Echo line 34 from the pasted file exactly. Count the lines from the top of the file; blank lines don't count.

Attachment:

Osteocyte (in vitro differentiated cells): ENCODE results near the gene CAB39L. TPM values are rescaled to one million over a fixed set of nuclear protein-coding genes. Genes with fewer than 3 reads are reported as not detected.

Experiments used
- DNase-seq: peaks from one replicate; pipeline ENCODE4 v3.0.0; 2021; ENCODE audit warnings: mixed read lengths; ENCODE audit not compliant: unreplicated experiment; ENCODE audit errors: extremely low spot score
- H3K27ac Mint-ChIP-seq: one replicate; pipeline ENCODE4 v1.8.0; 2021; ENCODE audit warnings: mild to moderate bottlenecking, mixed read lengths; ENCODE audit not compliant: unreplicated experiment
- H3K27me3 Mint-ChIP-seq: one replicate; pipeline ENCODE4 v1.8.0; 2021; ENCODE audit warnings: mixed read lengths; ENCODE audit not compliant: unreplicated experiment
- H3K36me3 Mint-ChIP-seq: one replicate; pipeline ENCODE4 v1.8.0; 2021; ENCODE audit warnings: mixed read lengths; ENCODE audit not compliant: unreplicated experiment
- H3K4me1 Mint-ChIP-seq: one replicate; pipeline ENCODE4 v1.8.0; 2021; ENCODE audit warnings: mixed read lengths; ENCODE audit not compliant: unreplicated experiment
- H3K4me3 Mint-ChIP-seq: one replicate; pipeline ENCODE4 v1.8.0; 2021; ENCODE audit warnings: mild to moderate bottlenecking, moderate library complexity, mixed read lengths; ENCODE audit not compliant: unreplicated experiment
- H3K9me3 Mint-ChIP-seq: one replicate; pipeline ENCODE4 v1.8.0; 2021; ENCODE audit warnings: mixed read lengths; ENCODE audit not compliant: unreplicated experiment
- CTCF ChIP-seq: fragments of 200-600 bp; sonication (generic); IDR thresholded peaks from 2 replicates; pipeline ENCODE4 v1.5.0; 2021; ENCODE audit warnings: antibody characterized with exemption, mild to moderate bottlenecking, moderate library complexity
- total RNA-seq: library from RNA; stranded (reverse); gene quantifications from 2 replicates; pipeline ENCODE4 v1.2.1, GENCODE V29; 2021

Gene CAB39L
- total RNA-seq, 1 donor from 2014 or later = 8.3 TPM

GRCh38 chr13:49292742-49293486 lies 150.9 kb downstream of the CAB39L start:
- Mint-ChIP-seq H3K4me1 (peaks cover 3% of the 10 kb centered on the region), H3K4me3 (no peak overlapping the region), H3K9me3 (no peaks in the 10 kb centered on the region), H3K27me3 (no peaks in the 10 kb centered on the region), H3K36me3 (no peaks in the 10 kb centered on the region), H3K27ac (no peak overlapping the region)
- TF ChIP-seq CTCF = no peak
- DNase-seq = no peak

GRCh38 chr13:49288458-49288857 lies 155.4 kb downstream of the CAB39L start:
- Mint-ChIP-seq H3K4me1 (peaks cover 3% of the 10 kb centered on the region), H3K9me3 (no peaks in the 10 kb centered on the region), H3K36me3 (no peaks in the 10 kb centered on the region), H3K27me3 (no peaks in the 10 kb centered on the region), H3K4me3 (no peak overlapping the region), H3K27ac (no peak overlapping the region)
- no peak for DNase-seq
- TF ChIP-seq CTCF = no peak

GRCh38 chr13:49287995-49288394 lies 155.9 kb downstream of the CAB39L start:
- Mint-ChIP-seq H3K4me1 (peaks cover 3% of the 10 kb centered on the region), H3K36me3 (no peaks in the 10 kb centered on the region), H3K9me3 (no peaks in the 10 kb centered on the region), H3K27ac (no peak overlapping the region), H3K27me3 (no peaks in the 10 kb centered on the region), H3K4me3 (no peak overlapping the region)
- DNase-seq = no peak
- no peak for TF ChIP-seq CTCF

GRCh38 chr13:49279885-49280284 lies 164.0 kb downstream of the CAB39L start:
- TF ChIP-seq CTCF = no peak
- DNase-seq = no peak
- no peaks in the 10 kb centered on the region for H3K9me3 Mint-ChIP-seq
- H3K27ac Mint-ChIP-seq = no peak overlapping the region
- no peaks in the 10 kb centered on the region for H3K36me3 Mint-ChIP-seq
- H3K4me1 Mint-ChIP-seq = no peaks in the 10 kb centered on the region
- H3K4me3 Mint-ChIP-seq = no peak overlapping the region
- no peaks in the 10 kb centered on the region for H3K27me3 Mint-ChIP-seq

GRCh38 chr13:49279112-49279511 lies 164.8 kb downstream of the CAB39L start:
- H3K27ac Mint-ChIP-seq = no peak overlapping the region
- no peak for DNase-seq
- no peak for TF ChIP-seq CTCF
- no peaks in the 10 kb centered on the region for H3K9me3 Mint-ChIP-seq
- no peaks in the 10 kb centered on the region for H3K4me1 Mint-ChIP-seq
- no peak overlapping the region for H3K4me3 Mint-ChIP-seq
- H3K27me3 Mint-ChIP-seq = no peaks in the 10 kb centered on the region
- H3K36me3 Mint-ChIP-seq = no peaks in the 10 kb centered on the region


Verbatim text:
- no peaks in the 10 kb centered on the region for H3K27me3 Mint-ChIP-seq